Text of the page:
Slickscreen is a tool you can use to help you manage your web browser better. Once you install it, fire up your web browser and put it to work. It comes with 6 pre-defined layouts that lets you position your browser windows for maximum visibility and no overlap. Now you can see all the web pages you're looking at all at once, and without having to fight with resizing browser windows. You've got that big display, and now you'll finally be able to put it to good use. And it's compatible with Internet Explorer, Firefox, Chrome, and more.

You can run Slickscreen under Windows XP and later. It's free for personal and educational use, although if you want to use it at work, you're going to need to spring a few bucks for a license.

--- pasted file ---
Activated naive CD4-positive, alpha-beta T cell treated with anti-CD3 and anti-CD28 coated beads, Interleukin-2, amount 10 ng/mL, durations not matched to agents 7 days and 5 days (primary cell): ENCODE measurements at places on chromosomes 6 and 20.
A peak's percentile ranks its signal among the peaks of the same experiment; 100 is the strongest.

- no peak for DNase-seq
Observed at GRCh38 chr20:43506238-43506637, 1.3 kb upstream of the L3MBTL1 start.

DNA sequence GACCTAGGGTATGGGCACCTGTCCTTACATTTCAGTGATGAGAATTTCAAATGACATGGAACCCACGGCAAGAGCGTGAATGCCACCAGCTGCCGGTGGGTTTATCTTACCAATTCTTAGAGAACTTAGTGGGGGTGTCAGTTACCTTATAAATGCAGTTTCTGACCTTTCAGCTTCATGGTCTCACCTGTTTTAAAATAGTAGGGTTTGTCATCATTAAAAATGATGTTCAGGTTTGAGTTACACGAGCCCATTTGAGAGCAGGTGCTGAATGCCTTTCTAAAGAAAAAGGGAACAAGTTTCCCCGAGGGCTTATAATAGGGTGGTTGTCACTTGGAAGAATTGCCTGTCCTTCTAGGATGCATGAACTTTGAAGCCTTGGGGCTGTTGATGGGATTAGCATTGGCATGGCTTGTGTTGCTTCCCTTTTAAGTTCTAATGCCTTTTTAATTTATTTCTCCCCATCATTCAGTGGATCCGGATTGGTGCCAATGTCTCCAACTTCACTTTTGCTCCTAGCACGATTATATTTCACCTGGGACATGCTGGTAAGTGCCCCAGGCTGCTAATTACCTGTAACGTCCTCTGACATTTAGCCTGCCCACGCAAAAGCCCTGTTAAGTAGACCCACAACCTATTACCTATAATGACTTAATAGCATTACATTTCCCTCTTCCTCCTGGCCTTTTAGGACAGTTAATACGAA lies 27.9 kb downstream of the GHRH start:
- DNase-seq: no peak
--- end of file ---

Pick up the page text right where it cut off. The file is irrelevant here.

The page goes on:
Download Slickscreen

Browse websites while offline

Wednesday, January 19th, 2011

runs on Windows
screenshot of Fresh WebSuction

With all the innovations in Wi-Fi and 4G, it's almost possible to be online all the time. No longer tethered to the world by a network cable or modem cord (kids, ask your parents), the world is your oyster. Unless you're on a plane. Or out in the middle of nowhere. Where's your Internet now? Hopefully, you remembered to bring it with you—or at least those pieces you're interested in.

Fresh WebSuction is a tool you can use to grab your own little piece of the 'Net. Choose a site you're interested and turn this guy loose, and it will download the pages along with the supporting assets (images, etc.) so that you can browse through that site, even when the nearest connection is miles away. And because it's capable of downloading dozens of files concurrently, you'll get your files faster, or if you need to limit your connection time, you'll be offline quicker as well.